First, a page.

FRIDAY, NOVEMBER 24, 2006
Leland plans water access sites
Town seeks funding for two recreational projects
By Angela Mack
More than 140 waterfront acres in Leland could soon get developed into recreational havens. And the town itself will serve as project manager. The Leland Parks and Recreation Department recently applied for $400,000 in grant funding to turn two town-owned sites into public water access locations.
"The responsibility of the town is to be able to access its own public trust waters," said Landon Barker, acting parks and recreation director. "As we go through growth in the town, we are beginning to see this need."
The department plans to use a vacant 117-acre parcel off N.C. 133 to build a boardwalk and pier that leads to a gazebo. A small parking lot will also be available. The land, which sits on Jackey's Creek, was donated to the town in 2003 and has an assessed value of $429,460.
"Right now there's just no way to enjoy it," Barker said.
A second access project is planned for a 27-acre site off Appleton Way that the town has owned since February 2005. The land fronts Mill Creek, which flows into Sturgeon Creek.
Right now, the soggy land is filled with trees, but it could become the site of a kayak and canoe launching area.
Town officials hope their grant application for the state's Public Beach and Coastal Waterfront Access Program will make these two projects possible.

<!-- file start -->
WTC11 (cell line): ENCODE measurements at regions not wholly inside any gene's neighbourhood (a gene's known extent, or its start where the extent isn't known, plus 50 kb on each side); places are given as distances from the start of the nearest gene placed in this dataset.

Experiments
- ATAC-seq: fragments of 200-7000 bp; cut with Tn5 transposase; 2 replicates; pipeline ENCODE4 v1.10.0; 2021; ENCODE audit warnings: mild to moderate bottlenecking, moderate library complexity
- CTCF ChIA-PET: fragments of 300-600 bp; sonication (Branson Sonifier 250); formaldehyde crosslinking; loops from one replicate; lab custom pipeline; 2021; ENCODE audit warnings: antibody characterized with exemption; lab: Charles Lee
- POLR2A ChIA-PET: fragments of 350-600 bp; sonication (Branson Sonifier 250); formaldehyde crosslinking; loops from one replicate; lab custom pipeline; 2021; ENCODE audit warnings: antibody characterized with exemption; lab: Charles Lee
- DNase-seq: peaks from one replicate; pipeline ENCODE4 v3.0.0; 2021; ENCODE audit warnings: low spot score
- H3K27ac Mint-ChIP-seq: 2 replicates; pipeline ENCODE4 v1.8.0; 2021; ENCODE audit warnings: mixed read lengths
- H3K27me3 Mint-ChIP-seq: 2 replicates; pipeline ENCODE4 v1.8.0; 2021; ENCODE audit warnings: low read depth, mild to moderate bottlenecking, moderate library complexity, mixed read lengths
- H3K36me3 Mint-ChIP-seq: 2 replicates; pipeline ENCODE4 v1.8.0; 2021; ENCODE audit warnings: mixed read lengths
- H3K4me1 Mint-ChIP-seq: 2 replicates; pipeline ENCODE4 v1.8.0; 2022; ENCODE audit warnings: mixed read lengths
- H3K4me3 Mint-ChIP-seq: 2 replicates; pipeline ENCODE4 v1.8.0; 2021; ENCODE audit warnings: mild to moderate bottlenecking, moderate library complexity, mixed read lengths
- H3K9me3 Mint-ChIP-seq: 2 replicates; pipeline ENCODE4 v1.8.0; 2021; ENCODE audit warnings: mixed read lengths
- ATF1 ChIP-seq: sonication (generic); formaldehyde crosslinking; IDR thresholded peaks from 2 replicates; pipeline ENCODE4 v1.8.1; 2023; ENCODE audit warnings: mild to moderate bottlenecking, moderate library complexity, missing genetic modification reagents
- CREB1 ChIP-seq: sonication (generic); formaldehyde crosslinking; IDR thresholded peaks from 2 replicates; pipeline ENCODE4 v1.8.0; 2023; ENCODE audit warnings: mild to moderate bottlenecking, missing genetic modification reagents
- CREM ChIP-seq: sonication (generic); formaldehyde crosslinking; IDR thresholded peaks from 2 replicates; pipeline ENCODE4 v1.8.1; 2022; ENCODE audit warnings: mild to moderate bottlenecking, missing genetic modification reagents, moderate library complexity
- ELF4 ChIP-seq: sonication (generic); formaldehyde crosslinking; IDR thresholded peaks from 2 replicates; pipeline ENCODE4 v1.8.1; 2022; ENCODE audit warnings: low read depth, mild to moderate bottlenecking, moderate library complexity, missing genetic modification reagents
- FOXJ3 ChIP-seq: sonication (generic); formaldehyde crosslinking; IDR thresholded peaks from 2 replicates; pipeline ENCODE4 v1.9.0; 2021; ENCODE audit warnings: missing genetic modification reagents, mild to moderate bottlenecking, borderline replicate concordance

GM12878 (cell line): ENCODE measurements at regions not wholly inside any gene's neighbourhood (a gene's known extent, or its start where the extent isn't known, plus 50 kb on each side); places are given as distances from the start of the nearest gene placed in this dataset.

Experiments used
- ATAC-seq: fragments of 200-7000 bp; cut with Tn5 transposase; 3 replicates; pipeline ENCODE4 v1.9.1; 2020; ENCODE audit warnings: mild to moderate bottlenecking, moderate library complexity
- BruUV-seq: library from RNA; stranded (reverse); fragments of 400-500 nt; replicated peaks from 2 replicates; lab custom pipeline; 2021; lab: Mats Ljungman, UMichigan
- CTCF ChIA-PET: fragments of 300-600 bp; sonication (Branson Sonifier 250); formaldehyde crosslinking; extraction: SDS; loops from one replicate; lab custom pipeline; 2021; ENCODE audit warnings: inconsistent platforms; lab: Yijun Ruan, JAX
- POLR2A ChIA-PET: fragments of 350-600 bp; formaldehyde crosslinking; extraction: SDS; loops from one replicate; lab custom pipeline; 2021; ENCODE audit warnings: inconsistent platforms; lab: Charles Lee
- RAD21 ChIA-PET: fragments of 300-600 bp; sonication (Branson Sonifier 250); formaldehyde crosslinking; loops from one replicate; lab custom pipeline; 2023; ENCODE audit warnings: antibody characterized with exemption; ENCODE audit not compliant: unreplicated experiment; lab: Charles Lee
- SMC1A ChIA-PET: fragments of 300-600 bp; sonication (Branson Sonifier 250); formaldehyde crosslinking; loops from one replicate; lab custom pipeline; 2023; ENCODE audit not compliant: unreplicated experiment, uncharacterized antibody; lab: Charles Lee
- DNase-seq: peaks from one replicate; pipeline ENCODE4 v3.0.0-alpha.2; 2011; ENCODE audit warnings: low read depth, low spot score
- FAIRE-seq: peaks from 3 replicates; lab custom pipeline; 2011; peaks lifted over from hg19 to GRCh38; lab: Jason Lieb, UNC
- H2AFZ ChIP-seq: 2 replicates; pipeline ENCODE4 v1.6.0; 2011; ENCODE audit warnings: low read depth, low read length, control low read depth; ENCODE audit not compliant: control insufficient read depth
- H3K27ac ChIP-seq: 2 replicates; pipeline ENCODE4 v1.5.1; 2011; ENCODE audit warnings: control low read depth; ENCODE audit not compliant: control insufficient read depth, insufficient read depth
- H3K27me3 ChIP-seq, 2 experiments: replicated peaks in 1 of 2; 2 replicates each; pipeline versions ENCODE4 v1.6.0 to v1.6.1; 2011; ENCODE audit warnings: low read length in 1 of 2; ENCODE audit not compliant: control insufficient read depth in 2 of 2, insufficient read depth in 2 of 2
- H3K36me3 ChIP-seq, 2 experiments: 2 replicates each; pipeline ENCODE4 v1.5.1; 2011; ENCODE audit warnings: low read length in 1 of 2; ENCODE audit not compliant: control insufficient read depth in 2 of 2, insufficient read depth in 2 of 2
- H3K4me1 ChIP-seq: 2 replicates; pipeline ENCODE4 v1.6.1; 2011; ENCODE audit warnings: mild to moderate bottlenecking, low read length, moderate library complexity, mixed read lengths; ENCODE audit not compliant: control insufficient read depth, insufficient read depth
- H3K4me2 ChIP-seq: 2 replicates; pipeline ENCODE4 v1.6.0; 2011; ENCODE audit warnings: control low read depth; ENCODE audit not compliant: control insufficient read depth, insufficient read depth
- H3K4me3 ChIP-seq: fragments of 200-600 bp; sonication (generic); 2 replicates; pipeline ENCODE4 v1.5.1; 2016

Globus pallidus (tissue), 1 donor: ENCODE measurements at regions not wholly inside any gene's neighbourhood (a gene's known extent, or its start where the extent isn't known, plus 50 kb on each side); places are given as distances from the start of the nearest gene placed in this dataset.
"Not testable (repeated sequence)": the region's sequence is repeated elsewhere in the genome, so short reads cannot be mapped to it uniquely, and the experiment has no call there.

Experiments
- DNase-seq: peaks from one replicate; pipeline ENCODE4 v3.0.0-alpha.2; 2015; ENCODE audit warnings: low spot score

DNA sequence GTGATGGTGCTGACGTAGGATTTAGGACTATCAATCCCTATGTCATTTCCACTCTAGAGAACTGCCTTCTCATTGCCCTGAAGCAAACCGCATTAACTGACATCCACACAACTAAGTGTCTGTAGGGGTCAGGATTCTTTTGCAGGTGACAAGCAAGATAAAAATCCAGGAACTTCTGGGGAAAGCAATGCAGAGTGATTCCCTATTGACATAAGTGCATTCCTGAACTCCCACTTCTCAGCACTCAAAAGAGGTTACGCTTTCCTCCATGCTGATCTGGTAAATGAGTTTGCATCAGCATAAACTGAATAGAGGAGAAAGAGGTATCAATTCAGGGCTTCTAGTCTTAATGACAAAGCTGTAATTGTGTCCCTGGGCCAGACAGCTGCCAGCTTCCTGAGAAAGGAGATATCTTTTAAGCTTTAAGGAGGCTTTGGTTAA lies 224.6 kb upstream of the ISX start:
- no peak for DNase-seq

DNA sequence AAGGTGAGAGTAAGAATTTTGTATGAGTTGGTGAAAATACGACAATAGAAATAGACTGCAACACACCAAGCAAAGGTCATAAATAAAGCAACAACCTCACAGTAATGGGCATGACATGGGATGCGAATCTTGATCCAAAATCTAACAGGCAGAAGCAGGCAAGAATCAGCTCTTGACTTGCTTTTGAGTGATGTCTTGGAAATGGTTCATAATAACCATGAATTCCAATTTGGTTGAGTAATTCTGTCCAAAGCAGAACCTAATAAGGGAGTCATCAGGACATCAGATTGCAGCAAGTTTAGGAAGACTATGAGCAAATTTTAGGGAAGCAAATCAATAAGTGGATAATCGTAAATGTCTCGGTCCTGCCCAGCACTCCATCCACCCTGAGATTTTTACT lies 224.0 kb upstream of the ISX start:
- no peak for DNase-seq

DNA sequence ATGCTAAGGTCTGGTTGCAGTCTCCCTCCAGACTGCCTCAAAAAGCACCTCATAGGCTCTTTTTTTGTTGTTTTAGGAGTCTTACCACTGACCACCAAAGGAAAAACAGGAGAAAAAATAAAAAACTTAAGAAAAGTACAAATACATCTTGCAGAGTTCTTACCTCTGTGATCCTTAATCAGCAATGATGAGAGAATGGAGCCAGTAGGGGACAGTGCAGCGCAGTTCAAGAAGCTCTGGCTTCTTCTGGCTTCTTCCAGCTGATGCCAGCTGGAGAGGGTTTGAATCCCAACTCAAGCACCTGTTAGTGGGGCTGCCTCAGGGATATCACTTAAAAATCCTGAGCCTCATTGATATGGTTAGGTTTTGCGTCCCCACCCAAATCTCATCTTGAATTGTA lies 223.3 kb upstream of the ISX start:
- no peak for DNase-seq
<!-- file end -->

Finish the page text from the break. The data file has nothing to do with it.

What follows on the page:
The program - administered through the N.C. Division of Coastal Management - annually awards about $1 million in matching grants to various local governments to improve public access to the state's beaches and waterways. Money for the program comes from the N.C. Parks and Recreation Trust Fund.
Barker said each project is estimated to cost $200,000 and could be completed within 18 months if the grant funding is received.
'A little bit inconvenient'
"I hope they get it," said Leland native D.J. Mintz, 20. He usually drives to a public boat ramp in downtown Wilmington to launch his 14-foot johnboat into the Cape Fear River.
"It's a little bit inconvenient," he said. "You got the traffic, and if you try to get in during dead hot fishing time, it's hard to put your boat in."
He said having public access locations in Leland will save time for locals.
"It's going to help out a whole lot. Easier access - that's the main thing. Right now we don't have it," he said.
Jim Herstine, chairman of Leland's Parks and Recreation Board, said the access projects show that the town is committed to having recreational resources in place before the opportunity is lost.
The town, which is reaching a population of more than 7,000, is growing rapidly because of voluntary annexation of residential developments such as Waterford, Westport and Magnolia Greens. Brunswick Forest, slated to bring nearly 10,000 homes to town, is in the beginning stages of development.
"The town is on track," Herstine said of ongoing parks and recreation planning. Along with the potential access projects, the town is also contracting to have a parks and recreation master plan and comprehensive bicycle plan developed.
"They're not waiting until it's all grown out and then trying to come back and put in a plan," Herstine said. "They're not dragging their feet."
The town has also been working with the New Hanover County Soil and Water Conservation District to turn Eagles Island - a patch of marshy land in Brunswick County between Wilmington and Leland - into an eco-
The two entities jointly own about 150 of the island's 300 acres.
"People are fishing, hunting, bird watching, kayaking … ," Barker said. "Being able to do it over here will be a bonus. If we build it, they're going to come."
Angela Mack: 343-2009